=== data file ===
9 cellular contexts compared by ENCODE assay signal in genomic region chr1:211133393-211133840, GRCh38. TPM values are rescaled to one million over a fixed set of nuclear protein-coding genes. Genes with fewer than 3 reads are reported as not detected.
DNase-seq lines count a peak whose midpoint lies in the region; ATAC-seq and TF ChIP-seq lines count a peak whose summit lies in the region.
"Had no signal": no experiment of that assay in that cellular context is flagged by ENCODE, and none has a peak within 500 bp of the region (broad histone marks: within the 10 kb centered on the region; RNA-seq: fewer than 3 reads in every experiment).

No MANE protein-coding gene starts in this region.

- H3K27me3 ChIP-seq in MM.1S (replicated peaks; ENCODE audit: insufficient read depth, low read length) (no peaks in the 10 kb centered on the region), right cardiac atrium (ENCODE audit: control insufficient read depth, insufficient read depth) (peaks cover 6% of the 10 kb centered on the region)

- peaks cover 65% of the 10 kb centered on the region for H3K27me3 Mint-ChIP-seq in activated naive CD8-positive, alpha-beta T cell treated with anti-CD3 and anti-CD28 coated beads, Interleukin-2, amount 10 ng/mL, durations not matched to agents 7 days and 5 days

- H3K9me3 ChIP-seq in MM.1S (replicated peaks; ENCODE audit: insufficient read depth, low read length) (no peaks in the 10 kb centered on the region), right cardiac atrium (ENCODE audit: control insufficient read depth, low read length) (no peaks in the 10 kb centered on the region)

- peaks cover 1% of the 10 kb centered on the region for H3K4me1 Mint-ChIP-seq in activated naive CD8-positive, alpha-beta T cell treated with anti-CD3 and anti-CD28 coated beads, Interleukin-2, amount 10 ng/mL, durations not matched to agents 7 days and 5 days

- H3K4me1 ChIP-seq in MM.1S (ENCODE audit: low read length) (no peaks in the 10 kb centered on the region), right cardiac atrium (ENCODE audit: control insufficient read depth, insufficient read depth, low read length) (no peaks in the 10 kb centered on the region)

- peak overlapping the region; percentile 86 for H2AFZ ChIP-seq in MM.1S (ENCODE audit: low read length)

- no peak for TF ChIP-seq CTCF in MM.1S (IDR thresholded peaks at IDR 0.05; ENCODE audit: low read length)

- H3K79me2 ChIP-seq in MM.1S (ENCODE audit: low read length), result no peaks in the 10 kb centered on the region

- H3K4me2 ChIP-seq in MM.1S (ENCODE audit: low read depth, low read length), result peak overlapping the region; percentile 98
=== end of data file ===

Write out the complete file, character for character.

9 cellular contexts compared by ENCODE assay signal in genomic region chr1:211133393-211133840, GRCh38. TPM values are rescaled to one million over a fixed set of nuclear protein-coding genes. Genes with fewer than 3 reads are reported as not detected.
DNase-seq lines count a peak whose midpoint lies in the region; ATAC-seq and TF ChIP-seq lines count a peak whose summit lies in the region.
"Had no signal": no experiment of that assay in that cellular context is flagged by ENCODE, and none has a peak within 500 bp of the region (broad histone marks: within the 10 kb centered on the region; RNA-seq: fewer than 3 reads in every experiment).

No MANE protein-coding gene starts in this region.

- H3K27me3 ChIP-seq in MM.1S (replicated peaks; ENCODE audit: insufficient read depth, low read length) (no peaks in the 10 kb centered on the region), right cardiac atrium (ENCODE audit: control insufficient read depth, insufficient read depth) (peaks cover 6% of the 10 kb centered on the region)

- peaks cover 65% of the 10 kb centered on the region for H3K27me3 Mint-ChIP-seq in activated naive CD8-positive, alpha-beta T cell treated with anti-CD3 and anti-CD28 coated beads, Interleukin-2, amount 10 ng/mL, durations not matched to agents 7 days and 5 days

- H3K9me3 ChIP-seq in MM.1S (replicated peaks; ENCODE audit: insufficient read depth, low read length) (no peaks in the 10 kb centered on the region), right cardiac atrium (ENCODE audit: control insufficient read depth, low read length) (no peaks in the 10 kb centered on the region)

- peaks cover 1% of the 10 kb centered on the region for H3K4me1 Mint-ChIP-seq in activated naive CD8-positive, alpha-beta T cell treated with anti-CD3 and anti-CD28 coated beads, Interleukin-2, amount 10 ng/mL, durations not matched to agents 7 days and 5 days

- H3K4me1 ChIP-seq in MM.1S (ENCODE audit: low read length) (no peaks in the 10 kb centered on the region), right cardiac atrium (ENCODE audit: control insufficient read depth, insufficient read depth, low read length) (no peaks in the 10 kb centered on the region)

- peak overlapping the region; percentile 86 for H2AFZ ChIP-seq in MM.1S (ENCODE audit: low read length)

- no peak for TF ChIP-seq CTCF in MM.1S (IDR thresholded peaks at IDR 0.05; ENCODE audit: low read length)

- H3K79me2 ChIP-seq in MM.1S (ENCODE audit: low read length), result no peaks in the 10 kb centered on the region

- H3K4me2 ChIP-seq in MM.1S (ENCODE audit: low read depth, low read length), result peak overlapping the region; percentile 98